Bookseller Briefing 17/19 – week ending 26 April

PRH US launches Reader Loyalty Programme

Penguin Random House in the US has launched a ‘Reader Rewards Loyalty Program’, a free promotional initiative that lets readers earn one free book for every 12 PRH titles they purchase.

Sanyu Dillon, executive v.p. and director of marketing strategy and consumer engagement, said that the publisher’s research “shows that today’s consumer expects to be rewarded by the brands they purchase from frequently, and this program delivers an initial step toward building deeper, more meaningful relationships with readers,” , according toPublishers Marketplace.

Readers aged 18 and above can register for an account for free through the PRH website, and submit evidence of purchases — in any format, from any US retailer — to earn points, posted to accounts within 72 hours. The “majority” of PRH titles are eligible for points and each uploaded purchase is worth 10 Program points, meaning they earn a free book for every 12 titles.

Members are limited to earning a maximum of 720 points in a given calendar year and the points need to be used within two years.

The company says in the announcement that it also “has begun planning the next phase of the Reader Rewards Loyalty Program, along with further enhancements, and a series of special events in collaboration with retailers and partners nationwide”.

HarperCollins reveals new true crime podcast

HarperCollins Publishers and the London-based broadcasting network Wireless are partnering on a true crime podcast based on Murder in the Graveyard, a new book by British author and journalist Don Hale.

The book and podcast venture explores the Stephen Downing case, the longest miscarriage of justice in British legal history.

HarperNonFiction publishing strategy director Oli Malcolm acquired world rights for the Murder in the Graveyard book from Jeffrey Simmons at the Jeffrey Simmons Literary Agency. The book will be published on 13th June 2019, alongside the first episode of an eight-part accompanying podcast, released as part of Wireless’ new True Crime podcast series “The Reporter”.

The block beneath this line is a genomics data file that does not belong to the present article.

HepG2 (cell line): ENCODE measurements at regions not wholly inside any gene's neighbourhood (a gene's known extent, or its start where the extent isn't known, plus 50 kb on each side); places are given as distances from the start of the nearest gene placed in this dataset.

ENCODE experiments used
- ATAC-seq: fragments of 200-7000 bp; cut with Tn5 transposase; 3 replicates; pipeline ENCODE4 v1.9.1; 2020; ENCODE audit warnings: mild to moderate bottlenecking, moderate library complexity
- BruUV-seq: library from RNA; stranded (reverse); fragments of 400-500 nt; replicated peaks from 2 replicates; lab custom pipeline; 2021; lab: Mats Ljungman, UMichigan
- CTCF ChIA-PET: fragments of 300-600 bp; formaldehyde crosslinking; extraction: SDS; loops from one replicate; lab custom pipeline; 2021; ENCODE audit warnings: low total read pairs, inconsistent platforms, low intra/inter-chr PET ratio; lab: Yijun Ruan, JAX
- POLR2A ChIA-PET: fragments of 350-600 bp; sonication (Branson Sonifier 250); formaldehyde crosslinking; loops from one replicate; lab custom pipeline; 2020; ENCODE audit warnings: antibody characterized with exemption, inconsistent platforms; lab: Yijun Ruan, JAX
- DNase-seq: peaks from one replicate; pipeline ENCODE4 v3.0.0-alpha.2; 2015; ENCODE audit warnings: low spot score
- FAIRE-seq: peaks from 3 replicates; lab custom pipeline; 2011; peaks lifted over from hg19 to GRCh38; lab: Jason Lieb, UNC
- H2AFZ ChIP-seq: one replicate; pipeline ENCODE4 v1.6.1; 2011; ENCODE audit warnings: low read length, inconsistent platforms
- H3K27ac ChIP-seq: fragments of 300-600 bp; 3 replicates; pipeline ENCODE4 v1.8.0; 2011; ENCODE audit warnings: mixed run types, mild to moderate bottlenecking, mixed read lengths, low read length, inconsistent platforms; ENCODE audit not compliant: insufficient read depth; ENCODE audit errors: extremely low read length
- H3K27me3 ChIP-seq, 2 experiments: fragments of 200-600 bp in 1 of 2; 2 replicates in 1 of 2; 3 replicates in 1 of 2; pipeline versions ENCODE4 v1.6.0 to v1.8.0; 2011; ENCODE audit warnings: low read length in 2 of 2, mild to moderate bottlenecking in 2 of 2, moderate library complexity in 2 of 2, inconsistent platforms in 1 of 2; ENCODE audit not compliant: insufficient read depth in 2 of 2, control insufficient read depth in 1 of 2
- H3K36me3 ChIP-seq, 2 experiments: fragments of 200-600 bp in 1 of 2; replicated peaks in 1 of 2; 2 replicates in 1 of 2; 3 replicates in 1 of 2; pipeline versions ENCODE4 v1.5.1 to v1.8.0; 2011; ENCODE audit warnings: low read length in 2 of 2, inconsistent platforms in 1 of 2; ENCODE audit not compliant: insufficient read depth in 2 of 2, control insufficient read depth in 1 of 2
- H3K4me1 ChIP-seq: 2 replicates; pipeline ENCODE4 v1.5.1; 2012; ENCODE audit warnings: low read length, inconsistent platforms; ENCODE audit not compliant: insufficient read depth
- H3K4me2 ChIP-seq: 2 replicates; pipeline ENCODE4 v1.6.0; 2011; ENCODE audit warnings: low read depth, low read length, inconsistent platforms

Stephen Downing was convicted and indefinitely sentenced in September 1973  for the murder of Wendy Sewell, a legal secretary in the town of Bakewell in the Peak District. She was attacked in broad daylight in Bakewell Cemetery. Stephen Downing, the 17-year-old groundskeeper with learning difficulties and a reading age of 11, was the prime suspect.

“He was immediately arrested, questioned for nine hours without a solicitor present, and pressured into signing a confession full of words he did not understand,” HarperCollins said. “Twenty-one years later local newspaper editor Don Hale was thrust into the case. Determined to take it to appeal, as he investigated the details, he found himself inextricably linked to the narrative. In 2002, Stephen Downing was finally acquitted, having served 27 years in prison. Later that year Don published an account of his fight to clear Stephen’s name. Now, 17 years later, Don has written a fully updated and revised account, shedding fascinating light on his long, dedicated and often dangerous campaign to rescue a long-forgotten victim.”

“The Murder in the Graveyard” podcast will present a series of new interviews, through which listeners will be given “a unique insight” into Hale’s fight for justice, with members of the Bakewell community coming forward for the first time to reflect upon a case that remains unsolved. The podcast will feature eight episodes which will be released weekly and available on all well-known podcast platforms.

Malcolm said: “Of all the recent true crime series, none are as resonant, nor as compelling, as Murder in the Graveyard – the true story of a brutal murder, a forced confession, and the longest miscarriage of justice in British legal history.”

Jimmy Buckland, m.d. of Wireless Studios, said: “Listeners will be enthralled by Don Hale’s quest to unravel the secrets behind the Murder in the Graveyard. The case remains unsolved, and seventeen years after Steven Downing’s release important questions remain unanswered. There could be no more fitting story with which to launch our new investigative podcast Reporter than with this account of one courageous journalist’s campaign to expose the truth.”